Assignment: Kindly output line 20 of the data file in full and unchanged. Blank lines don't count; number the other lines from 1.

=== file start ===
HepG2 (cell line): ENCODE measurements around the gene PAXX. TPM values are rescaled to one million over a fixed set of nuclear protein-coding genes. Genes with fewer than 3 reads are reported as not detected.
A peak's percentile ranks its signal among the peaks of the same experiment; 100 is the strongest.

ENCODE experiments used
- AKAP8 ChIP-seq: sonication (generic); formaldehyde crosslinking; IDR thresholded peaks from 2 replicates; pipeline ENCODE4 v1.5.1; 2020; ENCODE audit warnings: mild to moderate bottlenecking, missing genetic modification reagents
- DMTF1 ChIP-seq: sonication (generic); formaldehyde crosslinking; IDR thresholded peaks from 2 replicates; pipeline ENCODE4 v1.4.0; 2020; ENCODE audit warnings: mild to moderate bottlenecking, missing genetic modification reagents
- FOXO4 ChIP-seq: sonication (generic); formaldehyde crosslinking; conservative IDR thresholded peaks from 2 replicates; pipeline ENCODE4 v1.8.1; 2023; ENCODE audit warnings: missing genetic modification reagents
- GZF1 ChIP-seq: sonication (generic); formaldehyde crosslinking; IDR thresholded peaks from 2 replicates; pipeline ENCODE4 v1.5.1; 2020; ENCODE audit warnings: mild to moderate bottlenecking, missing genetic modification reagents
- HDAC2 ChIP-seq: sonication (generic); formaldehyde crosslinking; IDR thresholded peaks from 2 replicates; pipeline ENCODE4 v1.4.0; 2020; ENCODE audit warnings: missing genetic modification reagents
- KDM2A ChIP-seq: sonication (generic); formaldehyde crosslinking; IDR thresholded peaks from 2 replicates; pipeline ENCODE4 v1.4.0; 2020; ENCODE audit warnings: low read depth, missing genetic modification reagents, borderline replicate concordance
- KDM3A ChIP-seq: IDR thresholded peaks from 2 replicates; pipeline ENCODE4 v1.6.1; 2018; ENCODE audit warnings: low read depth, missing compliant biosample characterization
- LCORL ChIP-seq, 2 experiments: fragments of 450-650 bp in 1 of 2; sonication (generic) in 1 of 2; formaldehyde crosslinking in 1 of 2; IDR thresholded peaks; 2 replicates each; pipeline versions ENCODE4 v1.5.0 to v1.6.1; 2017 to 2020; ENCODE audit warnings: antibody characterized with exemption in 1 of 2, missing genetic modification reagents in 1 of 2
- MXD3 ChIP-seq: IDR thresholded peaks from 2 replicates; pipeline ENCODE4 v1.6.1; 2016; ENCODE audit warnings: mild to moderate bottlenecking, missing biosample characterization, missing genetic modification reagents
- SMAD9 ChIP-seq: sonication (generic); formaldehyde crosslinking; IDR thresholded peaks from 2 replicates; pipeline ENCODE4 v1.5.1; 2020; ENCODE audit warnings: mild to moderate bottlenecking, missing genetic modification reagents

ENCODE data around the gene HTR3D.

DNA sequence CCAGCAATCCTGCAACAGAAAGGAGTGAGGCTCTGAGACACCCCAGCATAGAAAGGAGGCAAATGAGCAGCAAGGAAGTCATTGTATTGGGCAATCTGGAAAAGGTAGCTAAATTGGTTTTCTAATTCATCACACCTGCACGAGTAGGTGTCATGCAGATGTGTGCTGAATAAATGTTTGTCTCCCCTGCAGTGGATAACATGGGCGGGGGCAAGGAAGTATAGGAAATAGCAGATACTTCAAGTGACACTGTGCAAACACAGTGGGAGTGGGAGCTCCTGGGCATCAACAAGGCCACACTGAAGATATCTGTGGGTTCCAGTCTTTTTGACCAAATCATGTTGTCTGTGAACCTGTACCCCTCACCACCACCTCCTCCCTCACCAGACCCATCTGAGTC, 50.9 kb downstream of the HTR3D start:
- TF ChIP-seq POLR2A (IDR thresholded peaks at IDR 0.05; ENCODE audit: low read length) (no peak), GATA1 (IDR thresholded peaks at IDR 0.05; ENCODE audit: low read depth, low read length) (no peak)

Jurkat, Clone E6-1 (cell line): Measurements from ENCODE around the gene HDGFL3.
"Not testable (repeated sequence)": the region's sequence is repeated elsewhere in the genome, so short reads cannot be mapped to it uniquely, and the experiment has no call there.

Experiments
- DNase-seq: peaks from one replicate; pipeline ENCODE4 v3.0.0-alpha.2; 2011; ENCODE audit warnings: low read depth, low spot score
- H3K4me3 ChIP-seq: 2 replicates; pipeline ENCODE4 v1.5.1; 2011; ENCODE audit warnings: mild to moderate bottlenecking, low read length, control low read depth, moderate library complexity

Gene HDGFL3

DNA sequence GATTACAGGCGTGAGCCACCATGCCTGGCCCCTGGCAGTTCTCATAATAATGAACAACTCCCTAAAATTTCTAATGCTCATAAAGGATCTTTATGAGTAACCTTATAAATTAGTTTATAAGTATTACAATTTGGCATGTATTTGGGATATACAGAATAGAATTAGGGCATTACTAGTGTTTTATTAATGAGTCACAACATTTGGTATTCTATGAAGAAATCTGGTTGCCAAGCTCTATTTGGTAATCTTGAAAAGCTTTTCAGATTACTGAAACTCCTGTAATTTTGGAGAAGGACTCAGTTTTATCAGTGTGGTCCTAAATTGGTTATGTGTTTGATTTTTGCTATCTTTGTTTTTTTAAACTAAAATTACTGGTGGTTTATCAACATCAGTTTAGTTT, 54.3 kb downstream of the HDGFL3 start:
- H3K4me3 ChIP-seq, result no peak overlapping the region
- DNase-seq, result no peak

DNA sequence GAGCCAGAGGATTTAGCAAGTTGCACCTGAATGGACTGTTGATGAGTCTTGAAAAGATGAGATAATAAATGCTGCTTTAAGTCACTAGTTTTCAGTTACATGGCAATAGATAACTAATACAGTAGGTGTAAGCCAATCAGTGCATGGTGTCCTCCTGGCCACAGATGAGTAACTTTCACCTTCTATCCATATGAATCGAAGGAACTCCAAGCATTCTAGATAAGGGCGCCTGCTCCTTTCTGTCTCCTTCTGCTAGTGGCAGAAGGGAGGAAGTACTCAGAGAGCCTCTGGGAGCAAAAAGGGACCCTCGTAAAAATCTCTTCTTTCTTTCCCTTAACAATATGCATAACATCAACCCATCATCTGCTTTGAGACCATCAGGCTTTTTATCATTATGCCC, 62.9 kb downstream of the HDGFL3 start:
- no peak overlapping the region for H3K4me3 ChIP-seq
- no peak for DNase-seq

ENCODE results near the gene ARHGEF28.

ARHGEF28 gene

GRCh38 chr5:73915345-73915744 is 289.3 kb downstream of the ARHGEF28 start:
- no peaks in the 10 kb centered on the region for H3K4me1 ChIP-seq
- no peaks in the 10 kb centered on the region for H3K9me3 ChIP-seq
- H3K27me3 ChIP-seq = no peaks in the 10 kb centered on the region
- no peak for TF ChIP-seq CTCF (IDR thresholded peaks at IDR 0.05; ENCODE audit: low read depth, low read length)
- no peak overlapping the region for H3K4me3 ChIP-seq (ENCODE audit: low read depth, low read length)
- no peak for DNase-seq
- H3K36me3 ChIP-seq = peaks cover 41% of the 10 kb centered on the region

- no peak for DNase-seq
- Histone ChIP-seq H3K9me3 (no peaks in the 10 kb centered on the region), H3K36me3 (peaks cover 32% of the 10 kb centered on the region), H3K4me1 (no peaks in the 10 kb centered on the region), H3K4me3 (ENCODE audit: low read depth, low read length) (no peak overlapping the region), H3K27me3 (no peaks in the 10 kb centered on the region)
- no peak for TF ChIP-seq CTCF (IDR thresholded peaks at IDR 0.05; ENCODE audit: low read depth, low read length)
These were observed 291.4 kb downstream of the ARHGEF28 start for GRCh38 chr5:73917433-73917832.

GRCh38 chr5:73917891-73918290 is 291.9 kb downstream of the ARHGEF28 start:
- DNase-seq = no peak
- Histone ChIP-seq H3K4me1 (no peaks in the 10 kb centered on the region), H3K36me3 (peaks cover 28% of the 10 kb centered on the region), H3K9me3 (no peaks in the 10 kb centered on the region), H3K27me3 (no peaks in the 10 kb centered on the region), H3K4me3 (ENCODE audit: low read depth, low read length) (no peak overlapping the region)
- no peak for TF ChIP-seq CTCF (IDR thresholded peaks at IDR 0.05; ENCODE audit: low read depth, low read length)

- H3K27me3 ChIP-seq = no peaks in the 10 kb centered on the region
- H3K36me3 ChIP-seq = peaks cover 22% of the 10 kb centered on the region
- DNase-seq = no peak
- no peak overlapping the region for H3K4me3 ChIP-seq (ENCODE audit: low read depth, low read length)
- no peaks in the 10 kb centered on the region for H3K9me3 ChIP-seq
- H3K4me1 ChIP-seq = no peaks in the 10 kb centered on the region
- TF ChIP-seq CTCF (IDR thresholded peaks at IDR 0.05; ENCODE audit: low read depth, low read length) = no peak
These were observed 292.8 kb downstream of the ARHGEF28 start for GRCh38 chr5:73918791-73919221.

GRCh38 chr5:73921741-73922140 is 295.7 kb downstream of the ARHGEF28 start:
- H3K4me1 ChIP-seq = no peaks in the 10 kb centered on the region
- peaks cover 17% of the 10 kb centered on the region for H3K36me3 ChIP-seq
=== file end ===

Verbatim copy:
- DNase-seq: peaks from one replicate; pipeline ENCODE4 v3.0.0-alpha.2; 2011; ENCODE audit warnings: low read depth, low spot score